back to article Wannacry: Everything you still need to know because there were so many unanswered Qs

It has been a week since the Wannacry ransomware burst onto the world's computers – and security researchers think they have figured out how it all started. Many assumed the nasty code made its way into organizations via email – either spammed out, or tailored for specific individuals – using infected attachments. Once …

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Unhappy

"Most..ordinary sysadmins probably have a clause in their contract..specific permission in writing "

If you work for the sort of outfit that has such a clause written into your contract and an actual "security bod" to deal with this then perhaps they should do the port scan?

I'd suggest an outside scan of your network, and a review of the results, should be a standard part of network maintenance procedures.

I'm not saying any open port is a bad port (although I think the fewer the better) but why it's open should be well understood and documented, if only to stop the next PFY hired from noticing it and (on the principle "all open ports are bad") closing it, naturally without telling anyone.

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Re: Wasn't "But we had to have SMB for our internal shares on the network" the NHS problem?

Unless your contract clearly states you are responsible for pen testing, you *need* to get written sign off before you do it. Or be the person who owns the kit. You usually have to write the letter yourself, and get the boss to sign it, since they won't care *unless* it goes horribly wrong.

And yes, it's a sensible and reasonable thing to do, but like anything where you're crossing a legal boundary for work, get it in writing. Then you have a clear defense if you get accused of computer crimes. Same as if you're repairing a machine, get the client to sign off on what is happening, so if you find dodgy stuff you won't get in trouble for illegally accessing it.

It's the difference between being a general worker who checks that a secure door is locked by trying the handle (which is OK), versus someone hired to do a security audit attempting to force the door open, attempting to pick the lock etc.

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Unhappy

"the difference between..a general worker..checks that a secure door is locked by trying the handle"

Actually I would have described a port scan as exactly like trying the doors on a building you work in.

Not attempting to enter (by your analogy), just test to see if it's open to begin with.

However if you're writing your own authorization letter you should probably include a clause to allow repeat scans whenever there is a significant change in the system, with "significant" being loosely or tightly defined on how awkward your boss is likely to be.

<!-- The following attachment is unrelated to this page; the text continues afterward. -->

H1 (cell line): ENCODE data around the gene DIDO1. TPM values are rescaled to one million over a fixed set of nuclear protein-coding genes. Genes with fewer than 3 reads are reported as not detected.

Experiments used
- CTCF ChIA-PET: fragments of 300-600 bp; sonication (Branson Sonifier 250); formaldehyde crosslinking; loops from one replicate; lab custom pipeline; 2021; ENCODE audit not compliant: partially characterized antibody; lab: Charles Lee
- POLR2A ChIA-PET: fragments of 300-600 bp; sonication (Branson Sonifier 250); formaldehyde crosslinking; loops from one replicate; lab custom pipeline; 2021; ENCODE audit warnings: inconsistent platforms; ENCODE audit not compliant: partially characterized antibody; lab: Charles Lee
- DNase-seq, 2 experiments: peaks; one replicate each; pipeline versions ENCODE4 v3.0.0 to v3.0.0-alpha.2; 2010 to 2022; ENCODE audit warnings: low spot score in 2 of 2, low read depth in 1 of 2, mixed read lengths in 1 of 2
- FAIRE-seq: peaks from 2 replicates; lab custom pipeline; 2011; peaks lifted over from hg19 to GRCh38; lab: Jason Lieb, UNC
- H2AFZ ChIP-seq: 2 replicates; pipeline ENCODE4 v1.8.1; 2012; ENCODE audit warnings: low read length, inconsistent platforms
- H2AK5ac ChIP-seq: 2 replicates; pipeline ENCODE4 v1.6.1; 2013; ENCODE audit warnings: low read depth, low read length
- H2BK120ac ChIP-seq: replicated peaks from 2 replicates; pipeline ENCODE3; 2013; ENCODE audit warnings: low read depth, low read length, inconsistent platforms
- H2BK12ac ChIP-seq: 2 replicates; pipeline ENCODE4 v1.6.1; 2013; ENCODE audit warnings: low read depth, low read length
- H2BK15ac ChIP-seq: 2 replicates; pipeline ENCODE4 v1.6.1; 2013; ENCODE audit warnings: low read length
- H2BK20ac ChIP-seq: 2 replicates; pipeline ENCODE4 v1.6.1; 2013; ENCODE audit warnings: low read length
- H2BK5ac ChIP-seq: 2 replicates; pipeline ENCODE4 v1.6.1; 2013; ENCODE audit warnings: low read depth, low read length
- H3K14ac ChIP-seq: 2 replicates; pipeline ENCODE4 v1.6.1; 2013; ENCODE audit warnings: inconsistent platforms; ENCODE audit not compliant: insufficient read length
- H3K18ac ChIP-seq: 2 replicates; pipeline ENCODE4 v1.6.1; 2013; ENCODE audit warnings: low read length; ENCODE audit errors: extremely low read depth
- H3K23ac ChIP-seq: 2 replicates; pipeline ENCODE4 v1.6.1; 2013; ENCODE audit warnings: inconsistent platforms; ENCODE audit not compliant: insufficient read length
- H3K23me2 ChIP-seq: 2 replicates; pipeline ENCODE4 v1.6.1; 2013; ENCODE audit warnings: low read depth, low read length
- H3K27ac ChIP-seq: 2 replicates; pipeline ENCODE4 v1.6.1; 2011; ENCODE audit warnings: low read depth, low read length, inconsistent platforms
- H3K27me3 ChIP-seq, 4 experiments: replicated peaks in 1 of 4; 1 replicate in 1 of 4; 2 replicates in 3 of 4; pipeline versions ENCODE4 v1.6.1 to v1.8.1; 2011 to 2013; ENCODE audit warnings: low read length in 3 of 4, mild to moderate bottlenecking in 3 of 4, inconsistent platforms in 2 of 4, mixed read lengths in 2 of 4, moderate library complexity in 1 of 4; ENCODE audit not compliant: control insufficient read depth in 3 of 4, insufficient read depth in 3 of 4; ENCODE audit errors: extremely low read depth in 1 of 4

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Re: Wasn't "But we had to have SMB for our internal shares on the network" the NHS problem?

I think sysadmins don't like to do port scans from outside their network as the can't see the point looking for something they know isn't there.

I'll add one word to the start of your sentance: "incompetent sysadmins"..

(We pay an external organisation to regularly run pentests against us - both internally and externally. And the results are treated seriously.)

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Re: Android could become a vulnerability here

" I wonder when we will see the first hybrid malware:"

IIRC, we already saw that exact scenario a couple of years ago; an SMS virus targeting 'droids which then dumped a payload onto Windows machines once it was connected to them. It's not actually that effective a vector, though.

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Windows

Oh, the irony!

Windows 7 machines most affected after so-called "experts" advised switching off updates to avoid Windows 10 upgrade notifications?

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Unhappy

Re: Oh, the irony!

"Windows 7 machines most affected after so-called "experts" advised switching off updates to avoid Windows 10 upgrade notifications"

and the spyware as well.

At least in 7 you can pick/choose which updates to install. Knowing the proper KB means you can download it and apply the patch manually, last I checked...

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Re: Oh, the irony!

"Windows 7 machines most affected after so-called "experts" advised switching off updates to avoid Windows 10 upgrade notifications?"
FFS J J! We were blocking malware from MS.

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Re: Oh, the irony!